It can also feel a little like “En attendant Godot”, waiting for Godot or Mother Nature to brighten our yards and our spirits.  Come on Mother Nature, please hurry on over to Minnesota with your powerful feminine charms, we want to see our tulips and irises popping up!  I’d even be immensely grateful for a hosta or two along the boulder wall and by the mailbox.  I’ve been staring at colorful silk flowers in pots outside my front door all winter, because I can’t bear life without color.  Still, I don’t for a sec believe they’re real, and I’m sooooo….ready for flowers that grow in the earth!

Nature’s seasonal transitions (whenever they arrive) offer us the eternal gift of rejuvenation.  They touch and inspire us wherever we exist on the planet we share, and we pass her beauty on to the next generation. Celebrating Mother Earth’s gifts renews us in mind, body and spirit, and reminds us to respect her generosity, grateful in our thoughts, words and deeds.  Yes, let’s remember to be grateful.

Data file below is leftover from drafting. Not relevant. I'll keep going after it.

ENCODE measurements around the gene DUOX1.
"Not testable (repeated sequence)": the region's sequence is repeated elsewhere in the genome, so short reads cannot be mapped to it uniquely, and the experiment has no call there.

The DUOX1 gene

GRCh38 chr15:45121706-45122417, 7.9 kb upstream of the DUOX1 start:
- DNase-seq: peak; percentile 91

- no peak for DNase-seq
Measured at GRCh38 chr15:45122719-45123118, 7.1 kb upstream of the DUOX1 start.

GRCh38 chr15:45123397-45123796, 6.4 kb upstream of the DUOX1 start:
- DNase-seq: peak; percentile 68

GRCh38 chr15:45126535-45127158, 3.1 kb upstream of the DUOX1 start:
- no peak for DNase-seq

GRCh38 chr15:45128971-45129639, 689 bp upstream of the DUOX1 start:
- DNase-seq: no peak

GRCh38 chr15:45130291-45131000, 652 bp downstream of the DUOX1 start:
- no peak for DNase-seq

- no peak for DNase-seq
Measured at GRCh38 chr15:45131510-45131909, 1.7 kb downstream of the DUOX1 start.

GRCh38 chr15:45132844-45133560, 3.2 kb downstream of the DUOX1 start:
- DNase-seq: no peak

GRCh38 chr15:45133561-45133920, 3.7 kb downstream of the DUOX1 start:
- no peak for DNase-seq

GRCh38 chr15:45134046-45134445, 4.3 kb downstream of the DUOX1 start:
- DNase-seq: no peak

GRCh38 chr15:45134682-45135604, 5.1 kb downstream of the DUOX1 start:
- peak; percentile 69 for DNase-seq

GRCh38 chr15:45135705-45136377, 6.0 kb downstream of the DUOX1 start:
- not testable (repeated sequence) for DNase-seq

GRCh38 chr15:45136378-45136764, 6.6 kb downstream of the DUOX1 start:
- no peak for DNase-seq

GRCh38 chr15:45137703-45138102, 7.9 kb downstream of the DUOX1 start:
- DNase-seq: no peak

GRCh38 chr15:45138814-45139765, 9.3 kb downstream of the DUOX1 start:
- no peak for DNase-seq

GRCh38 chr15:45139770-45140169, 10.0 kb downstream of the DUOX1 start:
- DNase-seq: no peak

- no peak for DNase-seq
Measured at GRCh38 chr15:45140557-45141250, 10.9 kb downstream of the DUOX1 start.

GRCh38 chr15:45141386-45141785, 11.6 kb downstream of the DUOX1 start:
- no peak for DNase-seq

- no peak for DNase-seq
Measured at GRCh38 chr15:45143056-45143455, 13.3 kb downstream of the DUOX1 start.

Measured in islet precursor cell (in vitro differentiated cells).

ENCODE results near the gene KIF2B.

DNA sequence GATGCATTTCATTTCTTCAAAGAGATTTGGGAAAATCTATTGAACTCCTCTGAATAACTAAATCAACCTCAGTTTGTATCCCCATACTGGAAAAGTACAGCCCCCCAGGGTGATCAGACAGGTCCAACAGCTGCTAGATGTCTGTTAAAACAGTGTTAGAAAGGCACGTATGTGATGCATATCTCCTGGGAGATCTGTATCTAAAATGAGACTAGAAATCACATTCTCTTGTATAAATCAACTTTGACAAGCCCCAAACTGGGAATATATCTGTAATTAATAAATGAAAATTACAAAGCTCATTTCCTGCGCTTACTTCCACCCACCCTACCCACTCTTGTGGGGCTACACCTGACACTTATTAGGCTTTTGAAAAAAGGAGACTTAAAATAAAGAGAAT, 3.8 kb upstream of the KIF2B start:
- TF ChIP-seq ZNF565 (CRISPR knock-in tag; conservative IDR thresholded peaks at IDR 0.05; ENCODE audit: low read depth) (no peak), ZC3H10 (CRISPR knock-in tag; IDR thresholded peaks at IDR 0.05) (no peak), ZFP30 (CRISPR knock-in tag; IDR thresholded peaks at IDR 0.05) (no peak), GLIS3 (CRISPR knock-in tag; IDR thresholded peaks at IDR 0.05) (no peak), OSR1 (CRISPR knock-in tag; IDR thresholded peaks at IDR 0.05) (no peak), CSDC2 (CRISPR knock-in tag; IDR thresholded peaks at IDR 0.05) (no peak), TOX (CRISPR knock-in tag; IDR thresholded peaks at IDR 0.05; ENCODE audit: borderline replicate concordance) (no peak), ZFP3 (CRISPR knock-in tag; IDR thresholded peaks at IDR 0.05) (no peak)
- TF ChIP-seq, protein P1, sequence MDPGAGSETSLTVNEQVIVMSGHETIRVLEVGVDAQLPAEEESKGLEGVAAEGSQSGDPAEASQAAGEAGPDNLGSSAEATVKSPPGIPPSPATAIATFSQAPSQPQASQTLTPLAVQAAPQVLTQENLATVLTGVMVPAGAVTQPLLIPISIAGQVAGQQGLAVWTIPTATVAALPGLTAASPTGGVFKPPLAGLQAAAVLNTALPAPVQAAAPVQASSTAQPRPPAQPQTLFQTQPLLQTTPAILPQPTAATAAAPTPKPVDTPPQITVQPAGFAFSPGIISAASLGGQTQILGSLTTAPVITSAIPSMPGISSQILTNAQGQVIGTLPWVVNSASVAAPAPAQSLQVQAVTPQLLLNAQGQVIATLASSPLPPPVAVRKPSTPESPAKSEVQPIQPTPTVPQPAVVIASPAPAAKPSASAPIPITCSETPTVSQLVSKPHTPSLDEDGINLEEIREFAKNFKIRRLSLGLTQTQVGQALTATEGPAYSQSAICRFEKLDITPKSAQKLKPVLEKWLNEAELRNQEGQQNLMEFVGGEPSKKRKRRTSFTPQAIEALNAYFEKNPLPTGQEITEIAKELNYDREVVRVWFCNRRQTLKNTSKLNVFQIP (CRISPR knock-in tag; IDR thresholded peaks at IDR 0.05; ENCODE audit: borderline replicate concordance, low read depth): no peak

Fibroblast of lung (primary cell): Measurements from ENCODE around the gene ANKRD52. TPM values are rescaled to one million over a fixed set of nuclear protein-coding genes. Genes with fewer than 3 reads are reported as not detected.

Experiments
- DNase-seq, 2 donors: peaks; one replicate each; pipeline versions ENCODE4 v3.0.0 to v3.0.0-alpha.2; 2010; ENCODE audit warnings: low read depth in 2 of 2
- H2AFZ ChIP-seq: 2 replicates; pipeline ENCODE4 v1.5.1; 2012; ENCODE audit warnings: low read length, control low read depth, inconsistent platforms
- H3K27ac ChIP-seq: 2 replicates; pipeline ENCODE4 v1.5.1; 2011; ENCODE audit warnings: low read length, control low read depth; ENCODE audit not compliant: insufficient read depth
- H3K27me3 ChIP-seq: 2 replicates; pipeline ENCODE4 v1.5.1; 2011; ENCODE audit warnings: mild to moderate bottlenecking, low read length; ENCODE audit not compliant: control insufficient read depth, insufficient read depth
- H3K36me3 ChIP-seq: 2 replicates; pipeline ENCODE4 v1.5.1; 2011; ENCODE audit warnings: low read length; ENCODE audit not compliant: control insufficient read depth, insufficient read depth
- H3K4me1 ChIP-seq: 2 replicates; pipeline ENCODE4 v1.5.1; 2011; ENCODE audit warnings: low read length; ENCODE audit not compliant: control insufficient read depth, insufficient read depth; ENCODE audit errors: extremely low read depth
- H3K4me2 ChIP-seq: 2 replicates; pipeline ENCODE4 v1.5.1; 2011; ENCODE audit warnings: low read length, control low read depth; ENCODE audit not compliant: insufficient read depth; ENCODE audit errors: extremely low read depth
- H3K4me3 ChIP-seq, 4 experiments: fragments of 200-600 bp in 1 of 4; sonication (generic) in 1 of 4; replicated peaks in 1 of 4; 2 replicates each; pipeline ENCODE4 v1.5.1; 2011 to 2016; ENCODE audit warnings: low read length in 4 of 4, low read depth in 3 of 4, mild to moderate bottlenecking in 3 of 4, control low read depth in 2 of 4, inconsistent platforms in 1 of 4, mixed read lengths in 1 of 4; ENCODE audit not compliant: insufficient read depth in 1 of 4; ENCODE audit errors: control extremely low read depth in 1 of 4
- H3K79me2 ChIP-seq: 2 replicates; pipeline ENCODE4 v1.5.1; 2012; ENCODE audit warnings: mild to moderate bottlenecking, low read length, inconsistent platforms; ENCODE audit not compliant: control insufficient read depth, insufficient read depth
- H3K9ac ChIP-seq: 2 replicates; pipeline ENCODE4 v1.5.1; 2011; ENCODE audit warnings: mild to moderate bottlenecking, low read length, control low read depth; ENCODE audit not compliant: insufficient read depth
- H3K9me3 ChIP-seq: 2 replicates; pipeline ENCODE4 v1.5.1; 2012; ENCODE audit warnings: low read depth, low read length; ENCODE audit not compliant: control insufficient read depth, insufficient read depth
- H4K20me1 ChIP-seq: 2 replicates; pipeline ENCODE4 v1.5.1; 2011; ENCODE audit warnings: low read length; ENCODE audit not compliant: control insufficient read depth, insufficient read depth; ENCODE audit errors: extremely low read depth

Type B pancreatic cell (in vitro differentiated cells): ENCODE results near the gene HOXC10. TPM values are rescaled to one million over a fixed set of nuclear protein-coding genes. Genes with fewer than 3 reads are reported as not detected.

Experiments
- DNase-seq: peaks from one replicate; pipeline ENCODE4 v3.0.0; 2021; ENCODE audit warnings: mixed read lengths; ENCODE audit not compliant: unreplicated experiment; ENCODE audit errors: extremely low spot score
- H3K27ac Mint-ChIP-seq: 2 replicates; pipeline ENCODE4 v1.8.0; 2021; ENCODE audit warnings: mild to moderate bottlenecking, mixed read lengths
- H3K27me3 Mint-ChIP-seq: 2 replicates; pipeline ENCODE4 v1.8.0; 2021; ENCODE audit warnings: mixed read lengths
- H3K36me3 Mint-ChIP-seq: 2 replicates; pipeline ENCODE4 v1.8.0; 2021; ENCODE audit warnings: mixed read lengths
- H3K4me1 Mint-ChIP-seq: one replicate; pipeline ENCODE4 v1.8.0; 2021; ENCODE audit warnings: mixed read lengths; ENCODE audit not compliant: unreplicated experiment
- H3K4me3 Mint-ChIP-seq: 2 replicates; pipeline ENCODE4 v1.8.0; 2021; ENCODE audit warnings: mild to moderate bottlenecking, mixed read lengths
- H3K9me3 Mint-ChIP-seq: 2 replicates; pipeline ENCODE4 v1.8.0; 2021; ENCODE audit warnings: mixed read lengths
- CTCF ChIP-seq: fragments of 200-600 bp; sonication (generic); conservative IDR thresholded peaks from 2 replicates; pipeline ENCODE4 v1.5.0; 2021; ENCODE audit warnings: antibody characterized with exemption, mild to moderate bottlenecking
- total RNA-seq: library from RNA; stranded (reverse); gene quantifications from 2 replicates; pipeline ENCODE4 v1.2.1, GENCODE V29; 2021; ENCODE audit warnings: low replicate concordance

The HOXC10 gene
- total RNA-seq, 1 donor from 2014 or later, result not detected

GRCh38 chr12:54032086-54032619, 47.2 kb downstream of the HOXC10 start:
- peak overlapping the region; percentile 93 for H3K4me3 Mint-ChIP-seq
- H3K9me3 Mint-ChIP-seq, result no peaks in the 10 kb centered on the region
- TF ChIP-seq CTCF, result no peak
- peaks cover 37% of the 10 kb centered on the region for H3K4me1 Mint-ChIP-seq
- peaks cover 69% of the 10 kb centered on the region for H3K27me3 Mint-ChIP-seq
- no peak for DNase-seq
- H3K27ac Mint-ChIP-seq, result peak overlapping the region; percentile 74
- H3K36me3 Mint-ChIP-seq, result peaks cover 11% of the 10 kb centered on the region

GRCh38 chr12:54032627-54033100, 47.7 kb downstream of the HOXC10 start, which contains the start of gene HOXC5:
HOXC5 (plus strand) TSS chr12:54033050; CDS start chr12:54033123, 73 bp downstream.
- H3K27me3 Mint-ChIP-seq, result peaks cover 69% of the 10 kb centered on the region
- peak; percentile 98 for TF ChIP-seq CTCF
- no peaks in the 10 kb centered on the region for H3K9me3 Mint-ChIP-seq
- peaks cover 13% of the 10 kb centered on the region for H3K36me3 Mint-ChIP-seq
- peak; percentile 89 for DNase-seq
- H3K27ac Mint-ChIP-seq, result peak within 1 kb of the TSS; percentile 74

Here are just a few ways to celebrate Earth Day this year

  • Plant a tree in your yard. Name it after a beloved family member or pet. Everyday you look at the tree, your thoughts will extend to the deep love you feel for living beings with whom you share your life.  My parents planted a tree in their front yard to celebrate the birthday of each of their three grandchildren.  They no longer reside at this house, but the beautiful trees are passed on as gifts to the new young family and their children who will play tag and hide-and-go-seek around their trunks, or sit under their branches, writing or painting in their journals or making music on a sunny day.  Their parents are musicians, so I imagine the children holding an outdoor concert amidst the trees my parents planted.